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USAID Child Survival and Health Grants Program (CSHGP)

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The content on this page has not been recently updated. This content is likely to be no longer fully accurate, both with respect to the research it presents and with respect to what it implies about our views and positions.


This page provides a brief account of the USAID Child Survival and Health Grants Program (CSHGP), a government program that funds international aid projects. Some of the charities that we've evaluated run this program, so we feel it is helpful to provide context on the program's overall design, as well as information about why projects funded by this program may be unusually well-documented and attractive to a donor with our priorities.

A more detailed account of the program is available in the 2005 USAID CSHGP Report. All page references on this page are to this report, unless specified otherwise.

CSHGP influence on program design

CSHGP is a funding program: charities apply to USAID with a project proposal, and receive grants to implement their program.

To our knowledge, CSHGP does not specify the required components of a program, beyond the broad goal of "contribut[ing] to improved child survival and health outcomes at the district/multidistrict level." (Pg 13). However, we believe that this funding program plays a major role in its grantees' priorities and program design. The process is competitive (Pg 15 shows that four of twelve new applications were approved in October 2005), and provides a central source of technical support (see Pg 13); it also requires detailed implementation plans, and uses a central set of indicators to measure results (Pg 53).

The programs it funds are far from identical, but as we describe below, they have some qualities in common, particularly in terms of measurement.

Activities common across CSHGP programs

As Pg 18 shows, all or nearly all of CSHGP grantees' activities fall into one of the following categories:

  • Immunization
  • Nutrition
  • Vitamin A
  • Micro Nutrients
  • Pneumonia Case Management
  • Control of Diarrheal Disease
  • Control of Malaria
  • Maternal and Newborn Care
  • CHD Spa (note: we took this label from the document, but are unclear on what it refers to)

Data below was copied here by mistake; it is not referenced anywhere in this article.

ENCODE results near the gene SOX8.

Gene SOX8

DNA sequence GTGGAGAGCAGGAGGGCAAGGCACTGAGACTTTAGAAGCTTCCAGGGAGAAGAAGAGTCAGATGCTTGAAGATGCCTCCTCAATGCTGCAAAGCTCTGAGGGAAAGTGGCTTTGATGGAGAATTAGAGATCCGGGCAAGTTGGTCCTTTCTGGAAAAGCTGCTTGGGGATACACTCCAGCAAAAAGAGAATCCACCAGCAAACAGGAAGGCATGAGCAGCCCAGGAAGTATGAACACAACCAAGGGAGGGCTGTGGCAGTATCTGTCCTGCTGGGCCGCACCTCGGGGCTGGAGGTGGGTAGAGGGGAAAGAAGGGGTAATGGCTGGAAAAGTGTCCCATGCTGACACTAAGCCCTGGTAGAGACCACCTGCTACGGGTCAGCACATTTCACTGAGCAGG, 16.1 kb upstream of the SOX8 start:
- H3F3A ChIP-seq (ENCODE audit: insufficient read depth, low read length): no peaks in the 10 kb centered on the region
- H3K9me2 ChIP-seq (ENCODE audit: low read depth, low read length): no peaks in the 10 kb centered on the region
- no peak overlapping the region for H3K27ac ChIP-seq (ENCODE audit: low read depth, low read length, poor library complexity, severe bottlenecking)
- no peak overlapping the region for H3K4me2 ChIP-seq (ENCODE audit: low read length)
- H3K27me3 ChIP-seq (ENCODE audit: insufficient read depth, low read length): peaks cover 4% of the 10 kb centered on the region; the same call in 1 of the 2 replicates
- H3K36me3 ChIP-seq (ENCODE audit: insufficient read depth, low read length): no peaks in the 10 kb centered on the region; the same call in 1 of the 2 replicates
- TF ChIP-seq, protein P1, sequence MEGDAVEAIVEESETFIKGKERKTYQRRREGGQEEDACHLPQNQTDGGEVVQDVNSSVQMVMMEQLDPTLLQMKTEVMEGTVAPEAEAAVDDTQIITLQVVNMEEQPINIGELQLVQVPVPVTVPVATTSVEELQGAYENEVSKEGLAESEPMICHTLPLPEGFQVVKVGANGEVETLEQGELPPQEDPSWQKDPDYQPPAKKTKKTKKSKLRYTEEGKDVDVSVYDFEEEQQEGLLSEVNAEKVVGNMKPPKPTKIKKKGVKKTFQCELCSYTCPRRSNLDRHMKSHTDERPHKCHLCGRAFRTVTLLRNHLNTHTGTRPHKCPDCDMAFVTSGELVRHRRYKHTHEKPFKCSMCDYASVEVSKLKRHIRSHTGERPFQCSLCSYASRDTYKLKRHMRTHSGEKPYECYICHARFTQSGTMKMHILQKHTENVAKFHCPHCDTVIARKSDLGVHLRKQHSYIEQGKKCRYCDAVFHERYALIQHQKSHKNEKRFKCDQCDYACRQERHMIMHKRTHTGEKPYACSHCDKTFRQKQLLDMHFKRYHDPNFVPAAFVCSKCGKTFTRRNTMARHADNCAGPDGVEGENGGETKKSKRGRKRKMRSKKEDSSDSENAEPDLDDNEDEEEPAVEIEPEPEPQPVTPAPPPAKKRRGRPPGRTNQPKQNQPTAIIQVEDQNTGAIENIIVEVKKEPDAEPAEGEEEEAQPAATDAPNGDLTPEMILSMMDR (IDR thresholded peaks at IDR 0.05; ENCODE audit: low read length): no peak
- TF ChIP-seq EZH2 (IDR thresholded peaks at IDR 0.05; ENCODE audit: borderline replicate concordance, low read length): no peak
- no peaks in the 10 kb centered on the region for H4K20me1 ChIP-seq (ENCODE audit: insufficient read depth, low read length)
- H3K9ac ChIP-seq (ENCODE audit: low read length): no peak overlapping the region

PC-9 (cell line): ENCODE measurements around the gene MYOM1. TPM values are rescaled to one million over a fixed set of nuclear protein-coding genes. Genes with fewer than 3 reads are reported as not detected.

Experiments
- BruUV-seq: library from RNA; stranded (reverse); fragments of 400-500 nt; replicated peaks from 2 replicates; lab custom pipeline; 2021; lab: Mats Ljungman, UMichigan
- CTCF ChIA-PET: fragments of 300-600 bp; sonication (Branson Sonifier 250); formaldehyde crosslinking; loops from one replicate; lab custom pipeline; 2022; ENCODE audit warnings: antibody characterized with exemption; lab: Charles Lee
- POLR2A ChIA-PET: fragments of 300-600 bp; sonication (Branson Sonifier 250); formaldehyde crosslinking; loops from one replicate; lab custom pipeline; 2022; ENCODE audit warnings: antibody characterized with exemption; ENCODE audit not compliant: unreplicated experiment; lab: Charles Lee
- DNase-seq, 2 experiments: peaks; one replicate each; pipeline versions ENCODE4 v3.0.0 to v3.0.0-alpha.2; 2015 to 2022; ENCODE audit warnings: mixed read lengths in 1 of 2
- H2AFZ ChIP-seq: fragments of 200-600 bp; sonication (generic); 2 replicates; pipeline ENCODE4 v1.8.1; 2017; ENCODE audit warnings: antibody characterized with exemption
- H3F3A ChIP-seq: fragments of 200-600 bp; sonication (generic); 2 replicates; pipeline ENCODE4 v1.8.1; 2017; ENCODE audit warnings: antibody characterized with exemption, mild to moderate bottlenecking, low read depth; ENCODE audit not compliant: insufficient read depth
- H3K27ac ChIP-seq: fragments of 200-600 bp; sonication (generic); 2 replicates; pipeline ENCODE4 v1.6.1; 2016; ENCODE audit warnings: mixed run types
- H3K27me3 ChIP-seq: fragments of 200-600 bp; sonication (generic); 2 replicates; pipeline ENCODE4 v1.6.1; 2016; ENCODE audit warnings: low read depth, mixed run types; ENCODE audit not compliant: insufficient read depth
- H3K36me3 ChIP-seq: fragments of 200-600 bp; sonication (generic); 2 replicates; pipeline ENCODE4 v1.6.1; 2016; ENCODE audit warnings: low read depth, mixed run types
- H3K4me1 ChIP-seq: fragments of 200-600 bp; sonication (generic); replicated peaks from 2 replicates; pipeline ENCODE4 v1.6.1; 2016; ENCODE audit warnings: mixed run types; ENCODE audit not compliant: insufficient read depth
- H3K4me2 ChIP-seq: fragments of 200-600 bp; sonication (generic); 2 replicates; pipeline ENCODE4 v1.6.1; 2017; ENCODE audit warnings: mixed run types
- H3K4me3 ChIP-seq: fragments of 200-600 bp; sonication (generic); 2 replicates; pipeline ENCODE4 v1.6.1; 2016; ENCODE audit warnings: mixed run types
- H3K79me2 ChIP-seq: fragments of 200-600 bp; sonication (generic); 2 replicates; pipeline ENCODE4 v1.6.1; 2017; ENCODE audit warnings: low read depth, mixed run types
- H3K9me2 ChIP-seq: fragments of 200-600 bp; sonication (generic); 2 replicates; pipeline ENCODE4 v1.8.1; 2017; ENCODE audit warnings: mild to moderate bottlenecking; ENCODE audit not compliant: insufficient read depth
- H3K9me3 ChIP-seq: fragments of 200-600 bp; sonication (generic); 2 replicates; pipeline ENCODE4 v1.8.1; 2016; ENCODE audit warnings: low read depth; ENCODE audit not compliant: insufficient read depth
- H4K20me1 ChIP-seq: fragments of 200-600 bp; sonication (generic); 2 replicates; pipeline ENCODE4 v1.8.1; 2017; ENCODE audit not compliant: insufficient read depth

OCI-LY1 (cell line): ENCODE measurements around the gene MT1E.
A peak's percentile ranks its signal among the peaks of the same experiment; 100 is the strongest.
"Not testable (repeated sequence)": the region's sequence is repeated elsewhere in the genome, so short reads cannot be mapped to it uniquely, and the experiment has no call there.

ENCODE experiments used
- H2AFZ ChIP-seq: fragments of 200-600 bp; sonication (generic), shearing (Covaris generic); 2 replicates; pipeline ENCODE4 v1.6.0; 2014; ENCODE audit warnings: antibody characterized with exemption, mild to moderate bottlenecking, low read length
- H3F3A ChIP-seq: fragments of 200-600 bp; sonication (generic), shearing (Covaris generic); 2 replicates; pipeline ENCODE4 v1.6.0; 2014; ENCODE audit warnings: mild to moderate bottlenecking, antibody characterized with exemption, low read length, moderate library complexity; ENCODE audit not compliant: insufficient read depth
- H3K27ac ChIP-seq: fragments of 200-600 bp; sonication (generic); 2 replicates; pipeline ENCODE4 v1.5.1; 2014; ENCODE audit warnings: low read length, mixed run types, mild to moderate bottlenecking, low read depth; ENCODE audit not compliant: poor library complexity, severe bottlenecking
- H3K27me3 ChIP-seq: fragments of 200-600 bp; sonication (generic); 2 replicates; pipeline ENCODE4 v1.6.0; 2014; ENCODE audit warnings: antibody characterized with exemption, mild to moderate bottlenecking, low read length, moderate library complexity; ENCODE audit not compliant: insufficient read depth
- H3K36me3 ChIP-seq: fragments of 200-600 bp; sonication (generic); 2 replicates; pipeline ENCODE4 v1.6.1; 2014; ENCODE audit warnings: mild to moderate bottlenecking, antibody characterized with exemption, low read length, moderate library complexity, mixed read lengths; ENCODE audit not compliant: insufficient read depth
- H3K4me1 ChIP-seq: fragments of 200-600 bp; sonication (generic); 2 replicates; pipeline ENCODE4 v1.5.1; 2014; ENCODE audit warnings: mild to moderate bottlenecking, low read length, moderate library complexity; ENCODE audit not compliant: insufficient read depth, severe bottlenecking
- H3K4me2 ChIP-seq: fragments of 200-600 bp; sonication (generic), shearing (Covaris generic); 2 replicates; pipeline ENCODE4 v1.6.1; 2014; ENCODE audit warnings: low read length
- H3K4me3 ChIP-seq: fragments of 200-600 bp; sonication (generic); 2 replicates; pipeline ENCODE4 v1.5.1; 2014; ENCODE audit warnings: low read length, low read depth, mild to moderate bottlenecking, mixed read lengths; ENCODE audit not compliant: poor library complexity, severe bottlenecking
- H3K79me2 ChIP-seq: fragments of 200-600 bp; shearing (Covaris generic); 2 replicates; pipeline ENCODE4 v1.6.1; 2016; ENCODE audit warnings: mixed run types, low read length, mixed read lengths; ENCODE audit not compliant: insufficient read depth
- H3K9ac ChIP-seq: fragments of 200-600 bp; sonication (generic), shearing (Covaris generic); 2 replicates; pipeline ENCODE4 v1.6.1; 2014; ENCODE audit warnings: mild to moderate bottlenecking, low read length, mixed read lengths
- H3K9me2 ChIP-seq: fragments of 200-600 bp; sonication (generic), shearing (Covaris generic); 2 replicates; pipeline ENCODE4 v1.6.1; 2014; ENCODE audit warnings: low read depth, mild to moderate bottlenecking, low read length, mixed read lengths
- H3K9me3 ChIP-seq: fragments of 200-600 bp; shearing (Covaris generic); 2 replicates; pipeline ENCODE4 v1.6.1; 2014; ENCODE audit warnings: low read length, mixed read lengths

• Breastfeeding
  • HIV/AIDS Control

Strengths of CSHGP programs

Monitoring and evaluation. CSHGP uses Knowledge, Practice, and Coverage (KPC) Surveys to monitor progress (Pg 8). Many of the applicants that we named finalists use data from KPC surveys, including Food for the Hungry and Project HOPE; yet when looking at these same organizations' projects outside of the CSHGP program, we generally see much less measurement, and therefore have much less idea of whether and how a project is changing people's lives. Consequently, we believe that USAID encourages meaningful measurement more than other funders do, and perhaps more than its grantees would on their own (although it is difficult to know where grantees' priorities lie, as their ability to conduct measurement may depend on what a funder will pay for).

Cost-effectiveness. Using data from 13 projects, USAID estimates that the average cost per life saved across CSHGP projects is $1,235 (see Pg 83). This syncs with the independent estimates we have done of particular projects, and is about as cost-effective as our strongest finalists' programs.

Consequences for a donor

Considered on its own, the CSHGP program may be on par with our strongest finalists. From what we've seen, CSHGP projects appear to consistently save lives in ways that are cost-effective, comprehensive (i.e., addressing many needs in a community rather than focusing narrowly on one), and well-measured and documented.

We aren't sure exactly what consequences this has for a donor. One could take the approach of donating to a particular organization, with the stipulation that funds be used for a program along these lines, but we don't recommend this (see our reasoning on this general topic). One might also consider a donation to USAID itself; we have not done a thorough examination of how USAID works, and have little sense for how such a donation would be received.

For our part, we prefer to give without strings attached, to an organization that we have thoroughly evaluated and that appears excellent across the board. This approach gives us more confidence that unexpected changes (in funding, or in knowledge of the world's problems) will be responded to well. Our strongest finalists - PSI, PIH, and Interplast - fit this description, and are generally competitive with CSHGP in terms of the apparent quality of their programs (both design and cost-effectiveness); as a result, we have opted to focus on them.